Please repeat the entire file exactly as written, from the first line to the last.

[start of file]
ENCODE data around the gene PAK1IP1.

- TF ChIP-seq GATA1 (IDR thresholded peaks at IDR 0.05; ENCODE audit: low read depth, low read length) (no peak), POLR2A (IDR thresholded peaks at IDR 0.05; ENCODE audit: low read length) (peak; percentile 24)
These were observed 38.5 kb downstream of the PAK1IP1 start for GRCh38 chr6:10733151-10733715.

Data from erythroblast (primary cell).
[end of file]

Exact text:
ENCODE data around the gene PAK1IP1.

- TF ChIP-seq GATA1 (IDR thresholded peaks at IDR 0.05; ENCODE audit: low read depth, low read length) (no peak), POLR2A (IDR thresholded peaks at IDR 0.05; ENCODE audit: low read length) (peak; percentile 24)
These were observed 38.5 kb downstream of the PAK1IP1 start for GRCh38 chr6:10733151-10733715.

Data from erythroblast (primary cell).